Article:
Among the new programs Copeland’s vision has brought to fruition is a speaker series that routinely sells out; notable professionals such as Malcolm Gladwell and Facebook’s Sheryl Sandberg rank among past speakers.


ABC has also launched a program called Designing Leadership, which partners with IBM and The Wharton School of Business to provide executive development for arts, culture, and creatives sectors.


Through these new strategic initiatives, the Arts + Business Council of Greater Philadelphia has expanded reach and demonstrated the ultimate value arts can have for business community. At the helm, Karin Copeland is perfect example of how exposure to the arts enables entrepreneurs to envision change, take a leap and bring lofty ideas to fruition.


Arts Groups Make Strong Chamber Allies

Posted by Stacy Lasner

Across the country, Chambers of Commerce and arts organizations are partnering to advance business and community goals. In a recent article in Chamber Executive, the membership magazine for the Association of Chamber of Commerce Executives, Americans for the Arts' Vice President of Private Sector Initiatives Emily Peck and Arts & Business Council of Greater Philadelphia (ABC Philadelphia) Executive Director Karin Copeland discuss the unique partnership between arts organizations and Chambers of Commerce.


"In 1981, ABC Philadelphia was started by the Greater Philadelphia Chamber of Commerce and the National Arts & Business Council (now part of Americans for the Arts), and housed within the chamber.


The Greater Philadelphia Chamber and the national Arts & Business Council realized that this entity would be a valuable tool in leveraging new funds, funneling new resources, and  cultivating new leadership from the business community to support nonprofit arts and cultural institutions in the Greater Philadelphia area. ABC Philadelphia is the only local arts agency in the U.S. that is directly affiliated with a chamber, and for 35 years this partnership has led to unique and important work in advancing both the arts and business sectors."


Read more (p21).


The article also spotlights a partnership between ArtsinStark, Canton, Ohio's local arts agency, and the Canton Regional Chamber of Commerce, which partnered on the creation of the Canton Arts District, "the Best Arts District in Ohio."


Learn more about the relationship between ABC Philadelphia and the Greater Philadelphia Chamber of Commerce.


Do you know of another great Arts-Chamber partnership? Tell us on Twitter using #ArtsandBiz or email us at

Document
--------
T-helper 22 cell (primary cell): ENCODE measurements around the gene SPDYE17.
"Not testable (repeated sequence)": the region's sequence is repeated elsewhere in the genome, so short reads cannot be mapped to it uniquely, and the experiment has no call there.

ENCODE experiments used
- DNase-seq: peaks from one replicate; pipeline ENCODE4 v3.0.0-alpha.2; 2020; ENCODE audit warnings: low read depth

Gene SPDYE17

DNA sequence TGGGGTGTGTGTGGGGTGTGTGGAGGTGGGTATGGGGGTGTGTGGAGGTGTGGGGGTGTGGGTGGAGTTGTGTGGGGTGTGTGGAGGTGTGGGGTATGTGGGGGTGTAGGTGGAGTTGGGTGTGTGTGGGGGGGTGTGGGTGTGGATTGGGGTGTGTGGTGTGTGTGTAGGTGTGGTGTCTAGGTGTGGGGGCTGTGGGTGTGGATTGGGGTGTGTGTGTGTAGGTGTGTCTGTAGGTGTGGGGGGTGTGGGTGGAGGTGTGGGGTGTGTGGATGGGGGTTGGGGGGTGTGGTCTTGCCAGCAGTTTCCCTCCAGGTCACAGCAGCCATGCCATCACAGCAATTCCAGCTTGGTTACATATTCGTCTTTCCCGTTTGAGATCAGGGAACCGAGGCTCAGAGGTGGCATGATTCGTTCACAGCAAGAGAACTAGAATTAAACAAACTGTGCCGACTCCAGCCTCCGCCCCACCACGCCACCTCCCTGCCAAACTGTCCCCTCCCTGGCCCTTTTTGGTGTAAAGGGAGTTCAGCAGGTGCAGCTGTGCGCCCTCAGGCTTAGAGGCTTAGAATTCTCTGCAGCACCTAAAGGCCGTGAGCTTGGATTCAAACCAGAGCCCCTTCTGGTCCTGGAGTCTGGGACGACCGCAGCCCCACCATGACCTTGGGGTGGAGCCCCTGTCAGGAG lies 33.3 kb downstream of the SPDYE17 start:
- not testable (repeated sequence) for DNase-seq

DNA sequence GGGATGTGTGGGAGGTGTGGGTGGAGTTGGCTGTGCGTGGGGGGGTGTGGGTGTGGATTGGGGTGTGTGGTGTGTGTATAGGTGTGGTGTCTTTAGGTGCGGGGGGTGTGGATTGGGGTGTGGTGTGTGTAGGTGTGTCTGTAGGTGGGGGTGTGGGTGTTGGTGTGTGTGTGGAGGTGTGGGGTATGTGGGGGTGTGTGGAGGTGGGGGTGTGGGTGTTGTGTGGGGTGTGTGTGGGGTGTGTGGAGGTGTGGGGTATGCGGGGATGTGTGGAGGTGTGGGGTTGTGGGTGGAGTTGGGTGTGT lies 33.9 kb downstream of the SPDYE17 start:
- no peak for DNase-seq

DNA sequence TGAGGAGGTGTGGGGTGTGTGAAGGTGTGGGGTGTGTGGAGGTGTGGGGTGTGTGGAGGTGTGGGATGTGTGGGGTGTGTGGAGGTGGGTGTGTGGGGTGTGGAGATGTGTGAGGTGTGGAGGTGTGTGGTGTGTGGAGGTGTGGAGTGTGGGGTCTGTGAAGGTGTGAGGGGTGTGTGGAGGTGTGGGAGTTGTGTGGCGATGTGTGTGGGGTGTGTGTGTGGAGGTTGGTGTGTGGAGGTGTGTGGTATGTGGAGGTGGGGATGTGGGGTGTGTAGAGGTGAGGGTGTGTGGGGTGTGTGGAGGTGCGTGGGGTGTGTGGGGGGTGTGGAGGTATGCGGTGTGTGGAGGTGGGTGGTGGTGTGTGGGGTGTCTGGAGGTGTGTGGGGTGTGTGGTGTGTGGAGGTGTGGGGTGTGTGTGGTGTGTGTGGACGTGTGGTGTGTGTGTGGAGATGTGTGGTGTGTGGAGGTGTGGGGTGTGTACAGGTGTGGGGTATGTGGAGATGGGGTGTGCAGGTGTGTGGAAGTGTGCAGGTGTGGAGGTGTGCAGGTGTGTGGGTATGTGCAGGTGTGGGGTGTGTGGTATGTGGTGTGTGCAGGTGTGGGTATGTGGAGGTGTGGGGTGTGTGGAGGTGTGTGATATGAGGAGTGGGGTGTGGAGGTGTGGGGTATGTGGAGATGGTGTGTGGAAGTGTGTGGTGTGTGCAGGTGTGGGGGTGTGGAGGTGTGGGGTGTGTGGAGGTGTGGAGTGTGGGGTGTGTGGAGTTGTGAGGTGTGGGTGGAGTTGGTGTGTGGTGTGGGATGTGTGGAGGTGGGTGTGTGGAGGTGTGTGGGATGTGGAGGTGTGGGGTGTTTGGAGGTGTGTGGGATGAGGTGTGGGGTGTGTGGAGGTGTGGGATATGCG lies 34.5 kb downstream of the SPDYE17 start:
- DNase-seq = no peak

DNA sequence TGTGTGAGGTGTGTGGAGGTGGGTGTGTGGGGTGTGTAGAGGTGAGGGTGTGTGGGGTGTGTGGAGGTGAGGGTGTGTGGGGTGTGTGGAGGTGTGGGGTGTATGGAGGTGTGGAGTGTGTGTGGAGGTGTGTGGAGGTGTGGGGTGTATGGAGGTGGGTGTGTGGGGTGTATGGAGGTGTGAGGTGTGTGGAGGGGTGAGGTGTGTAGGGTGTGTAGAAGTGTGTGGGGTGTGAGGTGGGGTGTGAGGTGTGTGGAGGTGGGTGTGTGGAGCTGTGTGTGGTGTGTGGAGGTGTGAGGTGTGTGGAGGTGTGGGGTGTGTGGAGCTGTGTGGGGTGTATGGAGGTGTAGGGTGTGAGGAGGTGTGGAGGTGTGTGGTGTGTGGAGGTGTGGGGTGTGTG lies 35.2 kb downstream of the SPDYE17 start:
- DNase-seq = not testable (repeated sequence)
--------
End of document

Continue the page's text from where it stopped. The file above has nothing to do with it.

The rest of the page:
Shake Shack Reaches New Heights in Center City

Posted by Brooke LaRue
Shake Shack Reaches New Heights in Center City

At Americans for the Arts, we know that public art instills meaning—a greater sense of identity and understanding of where we live, work, and visit—creating memorable experiences for all. Throughout the United States, businesses are participating in public art projects as a way to partner with the whole city.


Philadelphia’s Center City Shake Shack and the city’s Mural Arts program joined forces in summer 2014 to bring a large public mural to the previously blank wall above the restaurant. Mural Arts has been the official charity partner of the Shake Shack location since it opened three years ago, with 5 percent of the sale of the Center City Pretzel frozen custard concrete going to Mural Arts, but through this project, the partnership reached new heights.


David Guinn, a Philadelphia based artist, was commissioned to create the mural entitled Summer Rendezvous, which depicts a colorful green-space featuring a young boy on a ladder handing an ice cream cone to a girl in a window. Guinn drew inspiration from the original wall of greenery that surrounded the location during Shake Shack’s construction and the plants that grow on the restaurant’s roof. Shake Shack’s press release states, “Reinforced by the plantings that decorate the roof year-round, the mural presents a fantasy of plants growing up the building wall, framing the whimsical encounter between the children.”


According to Mural Arts’ website, the organization “was first established in 1984 as part of the Philadelphia Anti-Graffiti Network’s effort to eradicate the city’s graffiti crisis. Artist Jane Golden was hired to reach out to graffiti writers and redirect their energies to constructive public art projects. In addition to addressing the problem of graffiti, Mural Arts’ collective mural-making processes proved to be a powerful tool for generating dialogue, building relationships, empowering communities, and sparking economic revitalization.”